For these permanent residents, many of whom have spent almost their entire lives in the United States, deportation often means being condemned to live forever in a country totally foreign to them, and being separated from their children, who are native-born citizens of the United States. What type of offenses merit this kind of suffering, according to the Attorney General? Well-known examples include misdemeanor assault for pulling someone's hair, sleeping with an underage girlfriend, simple theft and virtually any drug-related charge, no matter how minor.

Many immigrants around the country whose immigration case (or criminal offense) occurred long before the law changed challenged the legality of Reno's order to apply the new law retroactively to old conduct. But the Justice Department responded that no court could review the Attorney General's ruling, on the ground that Congress had repealed the courts' authority to do so. Immigrants should not even have their day in court, according to DOJ. Instead, DOJ should win automatically.

In response, lawyers, led by the ACLU Immigrants' Rights Project, argued that such "court-stripping" was not authorized by the law and, if permitted, violated the Constitution.

The Checkered History Of Court-Stripping

The concept of "court-stripping" is not new. Historically it has been proposed -- but never enacted -- as a way of denying equal rights to vulnerable members of our society. When the courts held that segregated schools, restrictions on abortion or prayer in schools were unconstitutional, proponents of those prohibited practices sought to resurrect them by emasculating the judiciary's power to enforce the Constitution.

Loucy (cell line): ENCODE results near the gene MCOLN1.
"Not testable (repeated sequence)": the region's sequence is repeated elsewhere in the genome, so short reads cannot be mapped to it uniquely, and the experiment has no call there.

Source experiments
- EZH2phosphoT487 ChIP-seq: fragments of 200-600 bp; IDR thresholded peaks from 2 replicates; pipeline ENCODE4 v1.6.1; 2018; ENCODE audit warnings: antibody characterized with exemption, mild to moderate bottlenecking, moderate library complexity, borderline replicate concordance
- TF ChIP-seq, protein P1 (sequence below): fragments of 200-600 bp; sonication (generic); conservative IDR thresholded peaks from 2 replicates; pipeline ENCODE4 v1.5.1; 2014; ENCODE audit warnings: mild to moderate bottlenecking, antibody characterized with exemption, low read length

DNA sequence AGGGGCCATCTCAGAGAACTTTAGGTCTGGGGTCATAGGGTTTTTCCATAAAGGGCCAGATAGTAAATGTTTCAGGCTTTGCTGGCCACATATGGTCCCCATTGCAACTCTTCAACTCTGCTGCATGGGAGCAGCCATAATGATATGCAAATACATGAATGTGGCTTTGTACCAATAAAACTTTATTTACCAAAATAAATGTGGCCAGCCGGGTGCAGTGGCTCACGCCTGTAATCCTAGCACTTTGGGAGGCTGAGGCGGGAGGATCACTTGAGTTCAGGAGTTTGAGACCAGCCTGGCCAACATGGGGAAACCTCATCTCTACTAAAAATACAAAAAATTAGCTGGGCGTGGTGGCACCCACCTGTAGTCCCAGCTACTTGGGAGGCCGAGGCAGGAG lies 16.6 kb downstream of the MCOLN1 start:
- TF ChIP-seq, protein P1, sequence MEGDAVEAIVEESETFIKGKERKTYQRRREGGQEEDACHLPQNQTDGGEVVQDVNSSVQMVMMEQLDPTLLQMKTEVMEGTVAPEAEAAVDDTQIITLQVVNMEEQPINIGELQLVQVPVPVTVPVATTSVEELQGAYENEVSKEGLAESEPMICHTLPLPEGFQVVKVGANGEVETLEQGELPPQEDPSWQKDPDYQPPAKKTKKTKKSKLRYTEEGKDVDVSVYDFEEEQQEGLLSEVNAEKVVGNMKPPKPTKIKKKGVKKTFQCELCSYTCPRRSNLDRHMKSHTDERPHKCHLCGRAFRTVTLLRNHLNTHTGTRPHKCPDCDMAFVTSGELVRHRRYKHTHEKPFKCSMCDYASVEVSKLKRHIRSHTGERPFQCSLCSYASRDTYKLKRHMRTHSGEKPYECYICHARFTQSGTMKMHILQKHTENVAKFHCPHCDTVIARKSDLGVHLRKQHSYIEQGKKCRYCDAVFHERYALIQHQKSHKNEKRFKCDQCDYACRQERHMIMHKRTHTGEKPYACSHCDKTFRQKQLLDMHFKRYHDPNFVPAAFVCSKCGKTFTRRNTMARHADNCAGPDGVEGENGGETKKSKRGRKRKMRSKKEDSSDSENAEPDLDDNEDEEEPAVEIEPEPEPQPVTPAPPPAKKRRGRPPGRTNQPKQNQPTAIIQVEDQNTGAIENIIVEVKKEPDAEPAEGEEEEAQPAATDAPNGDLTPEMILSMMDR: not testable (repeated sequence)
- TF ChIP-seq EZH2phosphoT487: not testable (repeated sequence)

Court's historic decision in Brown v. Board of Education ordering an end to segregated schools. Unhappy with the Court's ruling, Congress repeatedly considered legislation that claimed to "strip" the courts of the power to hear school desegregation suits, or to order busing as a means to achieve integration.

Later in our history, similar proposals were introduced to try to strip courts of jurisdiction to hear challenges to laws prohibiting abortion, or requiring prayer in public schools. Those proposals were defeated because they were recognized as procedural devices designed to deny substantive rights through a kind of "backdoor" amendment to the Constitution. If Congress can eliminate rights by preventing their judicial enforcement, then the protections of the Constitution and the duty of the Executive Branch to obey the law are eviscerated.

It does little good to have an abstract constitutional right if no court can ever enforce it. The courts, James Madison intoned two centuries ago, are the "impenetrable bulwark" that translate the "parchment barrier" of the Bill of Rights into enforceable rights.